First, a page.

Choke Points

Every time you send an email, withdraw money from an ATM, make a wireless call, or even swipe a credit card, your information must travel over high-capacity broadband lines known as ‘special access.’

Businesses, hospitals, local and federal governments, and even the national financial system rely on high-capacity broadband lines to connect to their networks, customers, branches, and locations around the country. Like the cable and telephone lines that connect residential customers to the long distance network and the Internet, special access lines connect each essential piece of the economy to the Internet, to long distance networks, to centralized databases, and to each other. But in nearly every industry and in nearly every region of the country, a few giant phone companies like AT&T or Verizon are the only source for this critical broadband input.

Special access users have few, if any, competitive alternatives. And in most instances, these few alternative competitors must lease the underlying phone network to provide service. This has allowed the phone companies to use their market power to raise prices to historically unprecedented highs, choking off usage, stifling innovation, and smothering cost-cutting opportunities for the rest of the economy that is forced to pay them.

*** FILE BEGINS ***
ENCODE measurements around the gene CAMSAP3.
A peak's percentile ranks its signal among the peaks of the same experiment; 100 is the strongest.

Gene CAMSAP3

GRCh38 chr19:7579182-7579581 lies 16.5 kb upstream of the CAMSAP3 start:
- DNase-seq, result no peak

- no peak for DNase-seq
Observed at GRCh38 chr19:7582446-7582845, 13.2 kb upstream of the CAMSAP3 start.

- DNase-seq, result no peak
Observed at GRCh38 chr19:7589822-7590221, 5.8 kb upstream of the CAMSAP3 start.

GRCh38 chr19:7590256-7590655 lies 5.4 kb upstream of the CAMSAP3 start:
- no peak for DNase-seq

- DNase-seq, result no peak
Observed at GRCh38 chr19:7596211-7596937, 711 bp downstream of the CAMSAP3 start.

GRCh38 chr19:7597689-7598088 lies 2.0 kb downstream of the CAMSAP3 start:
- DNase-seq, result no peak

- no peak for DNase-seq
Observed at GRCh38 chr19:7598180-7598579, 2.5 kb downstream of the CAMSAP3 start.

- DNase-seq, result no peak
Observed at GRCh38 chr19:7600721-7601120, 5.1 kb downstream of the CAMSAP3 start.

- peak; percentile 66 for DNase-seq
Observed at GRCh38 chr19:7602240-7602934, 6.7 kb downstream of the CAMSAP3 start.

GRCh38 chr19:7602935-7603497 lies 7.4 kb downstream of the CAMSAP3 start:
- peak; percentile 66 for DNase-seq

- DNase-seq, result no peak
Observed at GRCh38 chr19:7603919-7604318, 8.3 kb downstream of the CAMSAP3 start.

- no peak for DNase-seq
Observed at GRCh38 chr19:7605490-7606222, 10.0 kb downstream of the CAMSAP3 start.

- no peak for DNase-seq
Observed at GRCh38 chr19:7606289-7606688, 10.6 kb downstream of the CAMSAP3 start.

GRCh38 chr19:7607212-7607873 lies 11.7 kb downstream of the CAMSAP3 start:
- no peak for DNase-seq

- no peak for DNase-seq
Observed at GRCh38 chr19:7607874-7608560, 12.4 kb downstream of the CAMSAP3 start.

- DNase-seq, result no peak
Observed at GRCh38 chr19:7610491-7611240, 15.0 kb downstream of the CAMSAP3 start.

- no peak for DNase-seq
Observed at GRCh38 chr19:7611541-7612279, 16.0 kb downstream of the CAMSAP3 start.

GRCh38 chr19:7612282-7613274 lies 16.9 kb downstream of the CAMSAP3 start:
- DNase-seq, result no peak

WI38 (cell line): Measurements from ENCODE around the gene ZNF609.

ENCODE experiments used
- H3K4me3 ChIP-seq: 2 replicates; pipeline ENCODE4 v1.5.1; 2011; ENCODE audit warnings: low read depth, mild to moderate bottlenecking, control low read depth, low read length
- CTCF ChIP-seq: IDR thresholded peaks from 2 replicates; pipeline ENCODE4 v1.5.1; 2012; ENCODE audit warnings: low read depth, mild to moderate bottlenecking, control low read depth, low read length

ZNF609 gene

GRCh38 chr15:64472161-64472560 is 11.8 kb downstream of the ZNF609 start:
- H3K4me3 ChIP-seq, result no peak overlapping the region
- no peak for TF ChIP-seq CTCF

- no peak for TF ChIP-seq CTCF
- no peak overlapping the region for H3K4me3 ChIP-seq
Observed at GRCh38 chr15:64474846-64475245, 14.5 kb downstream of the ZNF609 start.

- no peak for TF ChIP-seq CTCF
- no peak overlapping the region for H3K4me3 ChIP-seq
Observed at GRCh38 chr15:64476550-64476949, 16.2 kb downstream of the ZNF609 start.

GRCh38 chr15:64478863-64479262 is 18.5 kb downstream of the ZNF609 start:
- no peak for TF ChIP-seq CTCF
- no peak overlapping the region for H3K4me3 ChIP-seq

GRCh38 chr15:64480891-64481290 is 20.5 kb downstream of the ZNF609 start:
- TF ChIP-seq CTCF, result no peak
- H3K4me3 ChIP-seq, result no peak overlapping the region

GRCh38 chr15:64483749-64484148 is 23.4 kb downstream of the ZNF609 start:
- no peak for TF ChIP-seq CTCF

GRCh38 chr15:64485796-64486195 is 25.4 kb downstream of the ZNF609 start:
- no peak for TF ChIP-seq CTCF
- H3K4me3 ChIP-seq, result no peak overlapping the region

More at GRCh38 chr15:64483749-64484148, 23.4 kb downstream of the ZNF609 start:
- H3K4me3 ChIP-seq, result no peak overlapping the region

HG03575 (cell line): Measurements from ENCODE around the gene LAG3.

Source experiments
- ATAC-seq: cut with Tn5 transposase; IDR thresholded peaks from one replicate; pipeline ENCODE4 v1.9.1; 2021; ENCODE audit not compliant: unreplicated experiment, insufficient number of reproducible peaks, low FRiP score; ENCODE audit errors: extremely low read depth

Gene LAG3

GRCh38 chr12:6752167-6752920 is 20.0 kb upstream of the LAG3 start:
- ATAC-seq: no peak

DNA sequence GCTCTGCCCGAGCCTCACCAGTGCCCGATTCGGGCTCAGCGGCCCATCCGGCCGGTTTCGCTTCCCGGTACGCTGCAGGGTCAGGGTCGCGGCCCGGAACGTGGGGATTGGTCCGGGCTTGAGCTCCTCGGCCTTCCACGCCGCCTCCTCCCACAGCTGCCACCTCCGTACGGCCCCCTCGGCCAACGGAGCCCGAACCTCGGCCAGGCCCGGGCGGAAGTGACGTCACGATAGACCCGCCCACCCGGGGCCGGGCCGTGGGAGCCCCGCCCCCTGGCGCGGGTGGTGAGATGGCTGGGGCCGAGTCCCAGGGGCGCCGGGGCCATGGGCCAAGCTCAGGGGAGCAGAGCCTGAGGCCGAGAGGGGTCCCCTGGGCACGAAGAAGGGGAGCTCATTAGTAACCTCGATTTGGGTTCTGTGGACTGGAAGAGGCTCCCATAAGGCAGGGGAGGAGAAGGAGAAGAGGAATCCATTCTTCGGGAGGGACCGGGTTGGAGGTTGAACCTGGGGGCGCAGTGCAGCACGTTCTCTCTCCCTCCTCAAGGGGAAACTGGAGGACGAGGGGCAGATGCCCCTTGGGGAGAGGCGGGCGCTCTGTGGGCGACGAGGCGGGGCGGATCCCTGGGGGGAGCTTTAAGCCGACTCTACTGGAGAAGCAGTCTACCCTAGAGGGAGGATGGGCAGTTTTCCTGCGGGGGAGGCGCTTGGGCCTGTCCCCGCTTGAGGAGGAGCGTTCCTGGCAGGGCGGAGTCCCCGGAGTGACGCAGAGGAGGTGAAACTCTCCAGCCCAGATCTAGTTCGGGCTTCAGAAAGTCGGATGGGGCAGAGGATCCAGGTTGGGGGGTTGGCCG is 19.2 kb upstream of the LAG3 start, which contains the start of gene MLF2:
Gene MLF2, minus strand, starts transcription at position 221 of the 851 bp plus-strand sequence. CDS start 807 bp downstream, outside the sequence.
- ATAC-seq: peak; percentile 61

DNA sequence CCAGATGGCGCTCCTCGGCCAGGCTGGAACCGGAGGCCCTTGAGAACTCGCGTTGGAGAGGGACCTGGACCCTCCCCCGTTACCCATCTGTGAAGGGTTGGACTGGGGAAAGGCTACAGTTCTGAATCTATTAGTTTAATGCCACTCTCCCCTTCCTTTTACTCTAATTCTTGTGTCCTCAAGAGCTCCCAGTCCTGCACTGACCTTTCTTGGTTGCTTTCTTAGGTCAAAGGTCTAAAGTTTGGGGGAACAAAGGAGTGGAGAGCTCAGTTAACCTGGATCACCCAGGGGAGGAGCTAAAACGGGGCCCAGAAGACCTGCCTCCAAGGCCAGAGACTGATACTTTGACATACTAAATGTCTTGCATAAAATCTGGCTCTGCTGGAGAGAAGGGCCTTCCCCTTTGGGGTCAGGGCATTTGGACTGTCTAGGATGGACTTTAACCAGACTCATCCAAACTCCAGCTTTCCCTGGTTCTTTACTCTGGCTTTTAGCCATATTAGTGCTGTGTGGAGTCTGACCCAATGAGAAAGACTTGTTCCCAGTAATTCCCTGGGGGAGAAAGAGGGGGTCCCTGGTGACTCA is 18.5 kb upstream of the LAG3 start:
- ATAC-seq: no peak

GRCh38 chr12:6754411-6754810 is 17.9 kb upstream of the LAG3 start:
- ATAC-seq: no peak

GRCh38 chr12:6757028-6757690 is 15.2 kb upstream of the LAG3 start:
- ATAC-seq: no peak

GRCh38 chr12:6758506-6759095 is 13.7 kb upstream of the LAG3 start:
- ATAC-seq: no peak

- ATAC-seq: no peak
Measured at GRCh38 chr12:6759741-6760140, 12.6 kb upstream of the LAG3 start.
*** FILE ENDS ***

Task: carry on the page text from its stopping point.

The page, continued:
Companies like AT&T and Verizon have exploited their market power in the geographic regions they control throughout the country by demanding outrageous prices, because they can. They control more than 90% of the commercial business addresses in the United States and 85% of markets across the country.

Excessive special access rates and unreasonable contract terms and conditions that keep customers captive drain dollars from business customers and competitive broadband providers, preventing them from building infrastructure and offering services necessary for broadband competition and innovation. This results in rising prices for consumers, delays the deployment of competitive broadband services – particularly in rural areas that need it most – and even slows the development of competitive broadband in more densely populated areas.

In the cable world , at least congress had the wisdom to ensure communities got something back in exchange for such exploitation, e.g the local cable franchise licensing which, in many cases, provides for public access to local channels. Public access stations in many areas , as well as in Worcester, are moving beyond cable limitations and into digital modes of transmission. There is no real practical or functional difference between phone broadband and cable broadband.
Shouldn’t broadband or special channel providers also be regulated to support your public access channel as well?

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